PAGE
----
Purine salvage in Helicobacter pylori
Miller, Erica Francesca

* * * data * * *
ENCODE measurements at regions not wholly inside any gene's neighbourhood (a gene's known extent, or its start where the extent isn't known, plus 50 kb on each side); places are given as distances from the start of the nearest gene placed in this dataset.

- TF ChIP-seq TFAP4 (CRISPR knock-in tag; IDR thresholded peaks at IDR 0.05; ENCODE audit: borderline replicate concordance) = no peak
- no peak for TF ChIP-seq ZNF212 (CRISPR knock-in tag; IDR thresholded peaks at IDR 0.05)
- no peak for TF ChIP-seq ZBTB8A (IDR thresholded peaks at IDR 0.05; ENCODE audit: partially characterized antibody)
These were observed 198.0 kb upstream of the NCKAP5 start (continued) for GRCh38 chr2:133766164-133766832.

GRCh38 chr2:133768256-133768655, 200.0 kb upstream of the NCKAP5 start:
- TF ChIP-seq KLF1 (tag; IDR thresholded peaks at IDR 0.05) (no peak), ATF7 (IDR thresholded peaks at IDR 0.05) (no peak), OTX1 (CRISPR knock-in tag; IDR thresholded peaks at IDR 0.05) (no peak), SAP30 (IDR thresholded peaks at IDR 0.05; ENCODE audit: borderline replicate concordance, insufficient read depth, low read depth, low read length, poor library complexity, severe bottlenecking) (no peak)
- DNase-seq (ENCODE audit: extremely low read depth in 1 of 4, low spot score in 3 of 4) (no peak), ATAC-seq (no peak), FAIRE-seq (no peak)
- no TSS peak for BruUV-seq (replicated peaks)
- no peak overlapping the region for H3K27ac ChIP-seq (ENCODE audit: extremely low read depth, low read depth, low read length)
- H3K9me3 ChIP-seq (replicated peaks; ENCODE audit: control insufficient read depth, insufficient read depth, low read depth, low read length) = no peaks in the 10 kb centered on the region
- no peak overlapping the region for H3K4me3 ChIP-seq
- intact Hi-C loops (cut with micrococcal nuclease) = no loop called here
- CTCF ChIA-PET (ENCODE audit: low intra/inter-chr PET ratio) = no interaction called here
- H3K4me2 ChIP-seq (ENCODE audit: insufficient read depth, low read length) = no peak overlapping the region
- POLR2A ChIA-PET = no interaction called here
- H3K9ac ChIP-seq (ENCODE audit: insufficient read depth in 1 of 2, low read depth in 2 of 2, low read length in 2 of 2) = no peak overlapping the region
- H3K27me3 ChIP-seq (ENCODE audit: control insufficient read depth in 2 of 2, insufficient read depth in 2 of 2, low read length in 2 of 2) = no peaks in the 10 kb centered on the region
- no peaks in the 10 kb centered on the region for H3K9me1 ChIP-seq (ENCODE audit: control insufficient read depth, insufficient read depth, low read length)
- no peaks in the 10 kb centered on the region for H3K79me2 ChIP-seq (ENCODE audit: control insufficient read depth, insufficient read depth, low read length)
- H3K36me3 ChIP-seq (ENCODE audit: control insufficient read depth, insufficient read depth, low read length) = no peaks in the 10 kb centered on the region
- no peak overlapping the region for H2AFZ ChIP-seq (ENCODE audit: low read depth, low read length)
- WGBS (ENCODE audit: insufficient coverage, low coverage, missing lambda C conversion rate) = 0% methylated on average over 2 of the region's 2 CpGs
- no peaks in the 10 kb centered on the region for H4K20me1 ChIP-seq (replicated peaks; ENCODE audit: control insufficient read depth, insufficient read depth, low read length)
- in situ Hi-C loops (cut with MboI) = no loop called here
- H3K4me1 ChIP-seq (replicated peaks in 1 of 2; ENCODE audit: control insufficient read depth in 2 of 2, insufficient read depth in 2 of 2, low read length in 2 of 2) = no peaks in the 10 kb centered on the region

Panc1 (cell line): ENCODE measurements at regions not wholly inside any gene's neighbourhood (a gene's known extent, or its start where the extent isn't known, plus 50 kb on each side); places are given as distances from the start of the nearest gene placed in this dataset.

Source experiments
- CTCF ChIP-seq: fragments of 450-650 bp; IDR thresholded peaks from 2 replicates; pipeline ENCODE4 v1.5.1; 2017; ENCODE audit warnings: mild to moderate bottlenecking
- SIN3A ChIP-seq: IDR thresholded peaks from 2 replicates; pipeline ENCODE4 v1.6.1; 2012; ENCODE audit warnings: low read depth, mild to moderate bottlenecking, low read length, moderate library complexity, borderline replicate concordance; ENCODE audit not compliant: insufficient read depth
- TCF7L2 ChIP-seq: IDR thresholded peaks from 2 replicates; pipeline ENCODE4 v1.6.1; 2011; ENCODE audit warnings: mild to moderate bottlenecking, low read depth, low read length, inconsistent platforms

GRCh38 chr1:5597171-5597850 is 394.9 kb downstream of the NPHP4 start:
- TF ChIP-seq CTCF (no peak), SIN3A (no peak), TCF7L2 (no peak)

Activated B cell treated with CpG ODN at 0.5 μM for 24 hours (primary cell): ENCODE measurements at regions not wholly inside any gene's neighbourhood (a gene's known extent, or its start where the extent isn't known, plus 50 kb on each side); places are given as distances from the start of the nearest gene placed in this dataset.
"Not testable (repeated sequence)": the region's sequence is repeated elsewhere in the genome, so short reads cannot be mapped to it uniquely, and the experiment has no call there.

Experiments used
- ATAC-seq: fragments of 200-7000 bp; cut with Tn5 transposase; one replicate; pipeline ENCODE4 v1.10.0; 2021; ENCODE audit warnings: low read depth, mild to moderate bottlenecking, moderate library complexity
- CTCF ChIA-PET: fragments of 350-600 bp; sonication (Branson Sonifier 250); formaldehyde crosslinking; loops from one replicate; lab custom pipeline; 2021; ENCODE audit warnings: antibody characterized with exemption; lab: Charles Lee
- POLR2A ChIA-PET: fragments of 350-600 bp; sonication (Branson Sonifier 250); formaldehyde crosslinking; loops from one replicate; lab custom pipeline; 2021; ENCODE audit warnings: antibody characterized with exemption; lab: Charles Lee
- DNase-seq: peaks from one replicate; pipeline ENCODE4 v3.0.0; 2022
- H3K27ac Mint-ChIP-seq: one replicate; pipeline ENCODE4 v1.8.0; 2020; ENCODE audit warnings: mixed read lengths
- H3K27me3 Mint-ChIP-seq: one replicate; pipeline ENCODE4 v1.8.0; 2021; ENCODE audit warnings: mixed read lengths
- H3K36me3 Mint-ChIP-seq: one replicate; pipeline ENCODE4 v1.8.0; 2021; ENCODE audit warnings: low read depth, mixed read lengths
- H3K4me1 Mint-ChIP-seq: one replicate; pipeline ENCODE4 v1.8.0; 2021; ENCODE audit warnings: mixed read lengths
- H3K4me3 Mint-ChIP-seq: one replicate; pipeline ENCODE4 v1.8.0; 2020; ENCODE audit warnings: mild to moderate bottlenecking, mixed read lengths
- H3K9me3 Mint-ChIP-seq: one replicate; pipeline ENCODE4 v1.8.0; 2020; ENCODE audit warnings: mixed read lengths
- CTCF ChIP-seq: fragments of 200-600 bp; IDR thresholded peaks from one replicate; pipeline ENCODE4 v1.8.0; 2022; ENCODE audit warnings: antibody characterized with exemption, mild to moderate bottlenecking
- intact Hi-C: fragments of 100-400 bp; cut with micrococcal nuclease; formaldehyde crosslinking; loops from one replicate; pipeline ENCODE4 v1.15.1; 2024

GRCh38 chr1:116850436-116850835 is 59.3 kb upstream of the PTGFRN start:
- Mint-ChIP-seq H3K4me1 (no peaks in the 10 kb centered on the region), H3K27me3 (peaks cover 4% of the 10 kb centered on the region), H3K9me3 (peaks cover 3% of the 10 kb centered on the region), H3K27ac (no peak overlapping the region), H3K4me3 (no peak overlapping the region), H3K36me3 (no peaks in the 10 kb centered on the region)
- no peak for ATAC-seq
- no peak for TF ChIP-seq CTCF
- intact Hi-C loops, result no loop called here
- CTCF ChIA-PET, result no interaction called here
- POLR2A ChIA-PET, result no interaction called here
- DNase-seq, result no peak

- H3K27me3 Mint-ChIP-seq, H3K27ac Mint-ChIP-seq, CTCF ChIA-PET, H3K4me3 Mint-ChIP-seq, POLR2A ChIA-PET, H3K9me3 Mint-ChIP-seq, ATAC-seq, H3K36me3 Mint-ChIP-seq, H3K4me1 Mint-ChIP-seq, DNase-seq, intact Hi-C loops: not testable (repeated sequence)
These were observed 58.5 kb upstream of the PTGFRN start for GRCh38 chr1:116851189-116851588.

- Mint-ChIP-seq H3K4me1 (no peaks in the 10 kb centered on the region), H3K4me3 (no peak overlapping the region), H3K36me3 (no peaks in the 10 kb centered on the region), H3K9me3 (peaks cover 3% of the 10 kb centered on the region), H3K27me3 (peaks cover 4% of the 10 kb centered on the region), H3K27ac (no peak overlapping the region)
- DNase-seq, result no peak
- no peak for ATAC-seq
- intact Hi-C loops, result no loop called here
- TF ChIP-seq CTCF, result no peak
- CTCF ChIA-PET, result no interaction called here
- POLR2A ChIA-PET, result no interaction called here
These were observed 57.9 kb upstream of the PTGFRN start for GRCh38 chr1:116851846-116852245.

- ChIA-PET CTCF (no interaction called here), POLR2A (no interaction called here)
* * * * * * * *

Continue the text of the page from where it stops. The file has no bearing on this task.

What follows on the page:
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Purines are essential for all living cells. This fact is reflected in the high degree of pathway conservation for purine metabolism across all domains of life. The availability of purines within a mammalian host is thought to be a limiting factor for infection, as demonstrated by the importance of purine synthesis and salvage genes among many bacterial pathogens. Helicobacter pylori, a primary causative agent of peptic ulcers and gastric cancers, colonizes a niche that is otherwise uninhabited by bacteria: the surface of the human gastric epithelium. Despite many studies over the past 30 years that have addressed virulence mechanisms such as acid resistance, little knowledge exists regarding this organism’s purine metabolism. To fill this gap in knowledge, we asked whether H. pylori can carry out de novo purine biosynthesis, and whether its purine salvage network is complete. Based on genomic data from the fully sequenced H. pylori genomes, we combined mutant analysis with physiological studies to determine that H. pylori, by necessity, must acquire purines from its human host. Furthermore, we found the purine salvage network to be complete, allowing this organism to use any single purine nucleobase or nucleoside for growth. In the process of elucidating these pathways, we discovered a nucleoside transporter in H. pylori that, in contrast to the biochemically-characterized homolog NupC, aids in uptake of purine rather than pyrimidine nucleosides into the cell. Lastly, we investigated an apparent pathway gap in the genome annotation—that of adenine degradation—and in doing so uncovered a new family of adenosine deaminase that lacks sequence homology with all other adenosine deaminases studied to date. These newly characterized H. pylori proteins exemplify evolution in action, and underscore the need for functional annotations that do not rely solely on sequence homology with biochemically characterized orthologs. The results of our studies expand the database that is needed for future genome annotations and for prediction of metabolic capabilities in other prokaryotes.